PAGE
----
The Inconvenient Truth: Part 2

In our world today, we are producing carbon dioxide through human sources such as factory emissions, and this is resulting in an increase in the overall carbon dioxide levels. This excess carbon dioxide is not only contributing to global warming, but some is being dissolved into our oceans! This increase in carbon dioxide has caused the ocean to acidify- I know, it sounds scary. Although this increase in acidity is not enough to affect us humans (you surfers are safe), it does have an effect on the performance of the marine inhabitants.

Ocean AA

Ocean Acidification
Image Source: http://www.i-fink.com
Ocean acidification has shown a general trend of reducing animal’s performance, whether that be through reducing their growth and reproduction, or how well they can produce a shell. This reduction in activity is important to us because a decrease in performance can result in a decrease in population levels of organisms, which will have an effect on the whole ecosystem! Snails live in the intertidal zone and are susceptible to the effects of ocean acidification, and it would be interesting to see the effect on their performance.

My Study

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The black turban snail trying to flip its shell of its back

Photo Credit: Rohan Bhan
I wanted to see how ocean acidification (reduction in pH) altered the activity levels of the black turban snail as a measurement of their performance. To accomplish this, I created two treatments of different pH, and let the snails acclimate to their surroundings for five days. Then, I proceeded to measure the amount of time it took for them to lift its shell back up off the bottom, its righting time, and their velocity. To measure velocity I placed a tracing sheet of paper below the tank and trace their path for two minutes. Then, matching the path to a piece of string of equal length and measuring the string, I could determine the distance traveled, and from that calculate the velocity.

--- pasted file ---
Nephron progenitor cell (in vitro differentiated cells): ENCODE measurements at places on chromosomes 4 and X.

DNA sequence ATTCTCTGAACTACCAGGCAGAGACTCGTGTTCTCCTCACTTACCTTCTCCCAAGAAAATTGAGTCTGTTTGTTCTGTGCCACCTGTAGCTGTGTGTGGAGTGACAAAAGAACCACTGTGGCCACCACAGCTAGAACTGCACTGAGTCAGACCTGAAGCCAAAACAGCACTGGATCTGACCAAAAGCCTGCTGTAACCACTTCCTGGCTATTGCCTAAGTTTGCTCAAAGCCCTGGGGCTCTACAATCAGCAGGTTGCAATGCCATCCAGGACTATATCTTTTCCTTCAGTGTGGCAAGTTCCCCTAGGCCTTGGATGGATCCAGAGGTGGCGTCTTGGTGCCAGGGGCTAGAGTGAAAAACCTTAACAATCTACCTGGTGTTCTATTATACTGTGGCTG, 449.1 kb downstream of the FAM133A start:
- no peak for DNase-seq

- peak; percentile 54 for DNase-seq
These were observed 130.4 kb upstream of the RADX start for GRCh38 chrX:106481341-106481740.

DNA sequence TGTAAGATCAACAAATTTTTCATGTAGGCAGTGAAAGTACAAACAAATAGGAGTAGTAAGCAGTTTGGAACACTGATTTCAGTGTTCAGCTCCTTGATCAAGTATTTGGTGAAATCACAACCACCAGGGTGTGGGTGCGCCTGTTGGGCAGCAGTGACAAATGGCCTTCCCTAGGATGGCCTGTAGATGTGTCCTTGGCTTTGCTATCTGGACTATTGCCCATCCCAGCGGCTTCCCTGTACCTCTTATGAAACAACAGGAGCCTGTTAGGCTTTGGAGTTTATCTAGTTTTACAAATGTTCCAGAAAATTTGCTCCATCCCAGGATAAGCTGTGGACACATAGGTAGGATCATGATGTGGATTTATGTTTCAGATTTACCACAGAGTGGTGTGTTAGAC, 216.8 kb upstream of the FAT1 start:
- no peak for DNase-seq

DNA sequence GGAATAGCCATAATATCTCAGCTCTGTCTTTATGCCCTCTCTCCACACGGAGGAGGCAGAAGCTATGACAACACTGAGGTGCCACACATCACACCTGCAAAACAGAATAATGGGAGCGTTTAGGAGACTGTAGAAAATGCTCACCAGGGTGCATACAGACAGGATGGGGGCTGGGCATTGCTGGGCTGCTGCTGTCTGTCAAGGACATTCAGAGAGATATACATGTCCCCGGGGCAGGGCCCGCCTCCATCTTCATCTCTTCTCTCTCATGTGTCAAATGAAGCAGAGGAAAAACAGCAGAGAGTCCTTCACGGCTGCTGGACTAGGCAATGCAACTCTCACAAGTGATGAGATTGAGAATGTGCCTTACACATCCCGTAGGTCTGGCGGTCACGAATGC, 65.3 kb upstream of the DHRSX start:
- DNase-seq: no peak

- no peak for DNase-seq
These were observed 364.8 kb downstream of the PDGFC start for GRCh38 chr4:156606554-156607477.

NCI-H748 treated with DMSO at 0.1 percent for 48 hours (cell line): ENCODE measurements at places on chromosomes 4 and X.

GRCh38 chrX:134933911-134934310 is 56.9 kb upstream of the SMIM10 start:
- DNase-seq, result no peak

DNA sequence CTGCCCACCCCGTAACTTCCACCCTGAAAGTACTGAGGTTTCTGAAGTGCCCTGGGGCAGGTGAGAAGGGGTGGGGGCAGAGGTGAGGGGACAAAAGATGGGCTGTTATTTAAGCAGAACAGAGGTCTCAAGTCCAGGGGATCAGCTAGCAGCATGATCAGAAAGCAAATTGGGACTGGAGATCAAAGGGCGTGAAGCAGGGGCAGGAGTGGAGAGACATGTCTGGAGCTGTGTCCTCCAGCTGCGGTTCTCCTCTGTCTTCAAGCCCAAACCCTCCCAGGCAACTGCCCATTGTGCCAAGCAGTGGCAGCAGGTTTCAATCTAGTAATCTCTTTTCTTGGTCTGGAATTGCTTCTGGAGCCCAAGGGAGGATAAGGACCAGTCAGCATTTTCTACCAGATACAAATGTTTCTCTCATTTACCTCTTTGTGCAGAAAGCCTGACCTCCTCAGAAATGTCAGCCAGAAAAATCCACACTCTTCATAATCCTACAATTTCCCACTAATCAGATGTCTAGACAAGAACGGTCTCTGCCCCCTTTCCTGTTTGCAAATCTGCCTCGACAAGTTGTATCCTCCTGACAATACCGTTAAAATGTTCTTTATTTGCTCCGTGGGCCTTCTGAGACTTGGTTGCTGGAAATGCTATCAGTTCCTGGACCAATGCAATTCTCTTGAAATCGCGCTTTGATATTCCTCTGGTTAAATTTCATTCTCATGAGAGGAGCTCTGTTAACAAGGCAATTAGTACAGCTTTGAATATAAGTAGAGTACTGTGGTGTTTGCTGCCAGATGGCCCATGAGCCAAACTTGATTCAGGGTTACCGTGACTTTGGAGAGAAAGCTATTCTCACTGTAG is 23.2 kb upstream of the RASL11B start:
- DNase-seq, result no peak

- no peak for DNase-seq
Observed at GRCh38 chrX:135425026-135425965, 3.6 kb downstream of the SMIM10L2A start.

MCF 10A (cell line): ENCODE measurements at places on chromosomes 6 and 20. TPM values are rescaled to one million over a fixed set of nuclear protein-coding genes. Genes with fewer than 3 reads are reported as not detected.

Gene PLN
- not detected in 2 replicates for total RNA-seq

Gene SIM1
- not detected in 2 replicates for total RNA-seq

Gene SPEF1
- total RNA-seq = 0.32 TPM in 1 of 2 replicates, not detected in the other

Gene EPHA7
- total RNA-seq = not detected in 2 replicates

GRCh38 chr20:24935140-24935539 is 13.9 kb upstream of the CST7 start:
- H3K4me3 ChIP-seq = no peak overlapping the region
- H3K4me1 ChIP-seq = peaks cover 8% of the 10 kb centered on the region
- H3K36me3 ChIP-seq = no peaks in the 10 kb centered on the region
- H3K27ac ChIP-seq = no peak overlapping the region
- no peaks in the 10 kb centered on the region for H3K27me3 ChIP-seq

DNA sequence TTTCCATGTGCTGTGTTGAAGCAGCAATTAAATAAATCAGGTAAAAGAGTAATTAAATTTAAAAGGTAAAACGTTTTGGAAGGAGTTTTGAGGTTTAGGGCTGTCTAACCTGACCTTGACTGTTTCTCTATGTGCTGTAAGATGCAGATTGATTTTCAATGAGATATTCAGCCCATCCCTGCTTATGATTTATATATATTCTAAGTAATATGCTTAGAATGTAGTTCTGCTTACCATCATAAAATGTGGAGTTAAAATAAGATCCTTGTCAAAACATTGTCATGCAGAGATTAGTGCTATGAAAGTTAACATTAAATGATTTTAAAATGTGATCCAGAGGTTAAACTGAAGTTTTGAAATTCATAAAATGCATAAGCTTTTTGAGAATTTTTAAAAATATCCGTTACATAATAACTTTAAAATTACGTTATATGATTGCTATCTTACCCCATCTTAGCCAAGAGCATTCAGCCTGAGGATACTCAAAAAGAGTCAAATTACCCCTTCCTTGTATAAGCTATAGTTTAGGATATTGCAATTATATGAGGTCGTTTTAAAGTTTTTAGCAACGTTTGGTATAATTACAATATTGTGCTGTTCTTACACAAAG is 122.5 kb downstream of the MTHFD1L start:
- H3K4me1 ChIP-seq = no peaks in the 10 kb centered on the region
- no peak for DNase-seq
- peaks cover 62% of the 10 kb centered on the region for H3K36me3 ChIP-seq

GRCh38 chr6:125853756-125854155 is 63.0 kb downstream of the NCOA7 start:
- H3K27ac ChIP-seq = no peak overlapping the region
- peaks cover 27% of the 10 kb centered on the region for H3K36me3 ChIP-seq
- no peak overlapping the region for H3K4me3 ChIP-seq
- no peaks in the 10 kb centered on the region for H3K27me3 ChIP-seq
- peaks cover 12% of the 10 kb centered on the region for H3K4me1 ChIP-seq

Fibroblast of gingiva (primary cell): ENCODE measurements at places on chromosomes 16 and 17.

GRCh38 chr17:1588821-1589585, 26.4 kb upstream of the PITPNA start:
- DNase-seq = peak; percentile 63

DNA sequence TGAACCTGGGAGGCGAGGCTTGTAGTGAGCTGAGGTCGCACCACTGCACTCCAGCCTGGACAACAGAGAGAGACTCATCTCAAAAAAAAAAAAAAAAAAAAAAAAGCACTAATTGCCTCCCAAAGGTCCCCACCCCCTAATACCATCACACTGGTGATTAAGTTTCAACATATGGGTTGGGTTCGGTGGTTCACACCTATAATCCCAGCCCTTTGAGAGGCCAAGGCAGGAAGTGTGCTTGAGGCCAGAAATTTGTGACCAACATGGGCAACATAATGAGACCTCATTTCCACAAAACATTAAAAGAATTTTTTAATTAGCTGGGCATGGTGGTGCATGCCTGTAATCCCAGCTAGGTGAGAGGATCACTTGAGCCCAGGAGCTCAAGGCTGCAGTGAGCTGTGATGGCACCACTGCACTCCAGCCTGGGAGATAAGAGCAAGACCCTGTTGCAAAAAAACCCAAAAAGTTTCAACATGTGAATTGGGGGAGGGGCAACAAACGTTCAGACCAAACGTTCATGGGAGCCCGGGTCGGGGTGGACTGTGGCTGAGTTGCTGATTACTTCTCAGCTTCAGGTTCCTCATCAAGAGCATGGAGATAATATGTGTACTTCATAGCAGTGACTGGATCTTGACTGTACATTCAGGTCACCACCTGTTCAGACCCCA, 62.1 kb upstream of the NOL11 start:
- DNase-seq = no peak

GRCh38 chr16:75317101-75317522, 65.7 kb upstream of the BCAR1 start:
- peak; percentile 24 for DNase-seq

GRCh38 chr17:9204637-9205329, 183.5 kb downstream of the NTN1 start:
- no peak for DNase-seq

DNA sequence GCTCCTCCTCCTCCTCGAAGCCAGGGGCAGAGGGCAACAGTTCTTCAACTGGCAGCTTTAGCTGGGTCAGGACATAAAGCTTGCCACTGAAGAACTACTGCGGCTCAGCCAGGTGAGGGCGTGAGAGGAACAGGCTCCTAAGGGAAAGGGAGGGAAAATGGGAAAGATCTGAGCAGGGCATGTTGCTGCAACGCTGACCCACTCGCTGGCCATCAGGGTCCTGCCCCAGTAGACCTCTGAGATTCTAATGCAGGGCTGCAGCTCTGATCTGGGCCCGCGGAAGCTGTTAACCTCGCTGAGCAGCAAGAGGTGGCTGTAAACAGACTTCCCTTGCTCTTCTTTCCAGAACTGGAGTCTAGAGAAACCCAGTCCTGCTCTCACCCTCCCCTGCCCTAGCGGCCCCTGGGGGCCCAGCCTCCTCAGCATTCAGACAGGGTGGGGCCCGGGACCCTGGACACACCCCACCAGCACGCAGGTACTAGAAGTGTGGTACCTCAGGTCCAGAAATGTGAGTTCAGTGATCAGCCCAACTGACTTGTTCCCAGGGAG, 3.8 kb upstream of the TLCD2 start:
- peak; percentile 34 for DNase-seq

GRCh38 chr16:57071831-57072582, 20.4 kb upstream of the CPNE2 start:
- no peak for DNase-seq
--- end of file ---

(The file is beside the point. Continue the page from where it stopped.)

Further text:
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Experiment Preparation

Photo Credit: Rohan Bhan

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Experimental Set Up

Photo Credit: Rohan Bhan
Interesting Findings

The snails in the lower pH treatment, which is the one where the effect of ocean acidification is being tested, showed to have decreased activity levels, meaning they took longer to flip their shell from off their back and had a lower velocity than the ambient treatment! This means that our little slow friends are responding to ocean acidification with a decreased performance (didn’t think they could get any slower eh?). Black turban snail population levels could in fact dwindle! The reason for this is because they can possibly be more susceptible to predators as they are less likely to escape them with a reduced activity level! Uh Oh! It would be really interesting to see to what degree ocean acidification affects predation on snails, which could be a possible future endeavor of mine.

For more information on ocean acidification visit:

http://ocean.nationalgeographic.com/ocean/critical-issues-ocean-acidification/

http://www.pmel.noaa.gov/co2/story/Ocean+Acidificatio

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